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Vegetarian Dining in the Caribbean

For vegetarians, dining out presents many challenges; finding vegan choices can be even more frustrating. Add travel to the mix and you’ve got a potential recipe for disaster. While the Caribbean’s abundance of seafood will suit pescetarians, discovering true vegetarian meals requires a bit more work. Fortunately, a little research before you go will help find dining choices which are not only suitable but delicious.

If you’re planning to take a cruise, you’re in luck. A number of cruise lines offer vegetarian options, a complete vegetarian menu, or can make you special dishes on request. Celebrity Cruises has received rave reviews for their excellent gourmet vegetarian cuisine, which tailors meals to diners’ needs. NCL and Royal Caribbean also rank highly with vegetarian passengers. Carnival Cruise Lines, on the other hand, may be one to avoid. Although they offer one vegetarian item per menu and claim they can accommodate vegetarian requests, they don’t have a dietician on board, so their ability to make changes is limited. For vegans, this can be a big problem. One vegan reports that she was assured before the cruise that her diet would be no trouble; however, all she could actually eat was bread, lettuce, and an occasional baked potato. When booking a cruise with any company, tell them you’re vegetarian or vegan and ask any questions you may have about menu offerings.

Land-lubbers may find the easiest way to assure a variety of vegetarian choices is to stay at a resort with several restaurants. The Sandals chain, for example, includes up to eleven eateries at each location. Their menus typically include at least one vegetarian option in each category. While that may sound limiting, resort menus tend to change frequently, often nightly. Resorts also usually have a buffet, so you’ll be able to pick and choose. Sample menus are generally posted on a resort’s website, so logging online may be one way to do a bit of investigative work. Still, it’s a good idea to check with the resort before booking to find out how veg-friendly they are.

Higher-end resorts are often more conscious of serving healthy food, including vegetarian dishes. Some of them use locally grown and/or organic items in their cooking. Even if you can’t afford to stay there, you may be able to eat at their restaurants. For instance, the Sugar Mill Restaurant at the Sugar Mill Hotel (British Virgin Islands) is a local treat that’s worth the trip. Voted “The Best Restaurant in the Caribbean” by readers of Caribbean Travel & Life, this gourmet restaurant’s ever-changing menu always offers several vegetarian dishes and its atmosphere makes it a great place for a special night out.

Meat-free travelers interested in visiting the Dominican Republic should consider Sirenis Hotels, which have an all-vegetarian restaurant at their Punta Cana resort complex. Comprised of Sirenis Cocotal Beach Resort and Sirenis Tropical Suites, the vegetarian restaurant seems to be on the all-inclusive plan of Tropical Suites but not Cocotal Beach Resort. If you prefer to stay at Cocotal, check with them to find out if you’ll be able to eat at the vegetarian restaurant.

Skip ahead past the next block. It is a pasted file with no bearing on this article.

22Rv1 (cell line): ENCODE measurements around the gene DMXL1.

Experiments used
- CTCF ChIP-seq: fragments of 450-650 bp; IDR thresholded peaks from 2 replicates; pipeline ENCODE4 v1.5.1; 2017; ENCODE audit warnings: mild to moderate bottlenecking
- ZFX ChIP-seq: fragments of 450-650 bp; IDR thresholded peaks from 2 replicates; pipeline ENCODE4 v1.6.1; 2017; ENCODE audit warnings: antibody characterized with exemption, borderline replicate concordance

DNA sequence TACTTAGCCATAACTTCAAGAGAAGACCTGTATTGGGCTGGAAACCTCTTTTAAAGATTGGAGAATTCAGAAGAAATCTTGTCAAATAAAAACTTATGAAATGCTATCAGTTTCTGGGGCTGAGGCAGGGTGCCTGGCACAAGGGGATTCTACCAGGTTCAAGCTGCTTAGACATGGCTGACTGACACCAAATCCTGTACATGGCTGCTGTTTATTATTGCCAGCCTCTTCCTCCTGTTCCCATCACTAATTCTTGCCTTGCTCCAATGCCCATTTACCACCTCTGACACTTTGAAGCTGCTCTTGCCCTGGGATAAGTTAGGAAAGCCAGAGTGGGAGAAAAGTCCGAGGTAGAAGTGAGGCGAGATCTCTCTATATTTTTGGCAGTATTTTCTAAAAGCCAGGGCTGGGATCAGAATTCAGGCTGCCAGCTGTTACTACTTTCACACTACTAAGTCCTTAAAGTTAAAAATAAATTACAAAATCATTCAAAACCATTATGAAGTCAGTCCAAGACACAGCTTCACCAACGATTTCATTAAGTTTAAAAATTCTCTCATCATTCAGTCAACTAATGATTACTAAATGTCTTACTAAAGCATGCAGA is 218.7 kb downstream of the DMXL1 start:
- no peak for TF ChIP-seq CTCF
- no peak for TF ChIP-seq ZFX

As far as specific countries go, Jamaica is veggie heaven. Because Rastafarians are vegetarian, options abound. The key word to remember is “Ital,” derived from “vital.” Ital cooking uses pure, organic ingredients, and is essentially vegan. However, some dishes may contain honey, so if you don’t eat honey be sure to ask about it. In fact, Ital is a good word to look out for anywhere, as Ital food can be found in other countries, too.

Puerto Rico also has a number of cafés and restaurants which are either all-vegetarian or veg-friendly. If you’re having a hard time finding a place, keep your eyes out for the fast food chain Pollo Tropical, which doesn’t put meat in its rice and beans.

Of course, ethnic restaurants are good stand-bys anywhere. An island’s ethnic population will partially determine what’s available. For instance, Trinidad has a number of Chinese and Indian restaurants because immigrants came over from those countries prior to the 20th century.

For casual or take-out meals, look for natural food supermarkets, which sometimes have delis with vegetarian items. Nature’s Way in the British Virgin Islands’ Road Town is one such place.

The brief list of dining options below will help you get started. Some aren’t exclusively vegetarian, but all include at least a few veggie choices on their menus. Vegan and vegan-friendly are indicated with a V.

Antigua: Kalabashe, St. John’s West. V

Barbados: Back to Eden, Speightstown. V

Cancun: 100% Natural. V

Cayman Islands: Veggie Delights, Georgetown. V

Dominican Republic: Lotos Restaurant, Santo Domingo. V

Nevis: Natural Livity, Newcastle Village. V

Puerto Rico: Asiquesi, Cabo Rojo. V

St. Martin: Top Carrot, Simpson Bay.

Trinidad: Mother Nature, Port of Spain.

Tobago: Kariwak Village Restaurant, Crown Point.

US Virgin Islands: Soul Vegetarian, Christiansted. V

A few good online resources are www.HappyCow.net, www.VegDining.com, and www.VegSource.com. Unlike the first two, VegSource doesn’t have a directory, but its forum has a few threads on restaurants in the Caribbean, and you can always post your own question. Also take a look at the online international yellow pages. Just remember that businesses have to pay money to be listed, so not all restaurants will be represented.

When you’re on your trip, if you want to try a restaurant that’s out of the way, call first since listings can be outdated. With a little preparation, you’ll spend less time worrying about where you’re going to eat and more time enjoying your travels.

Karen Joslin writes for Antigua-Guide.info, VirginIslands-Guide.info, and other Segisys travel Web sites.

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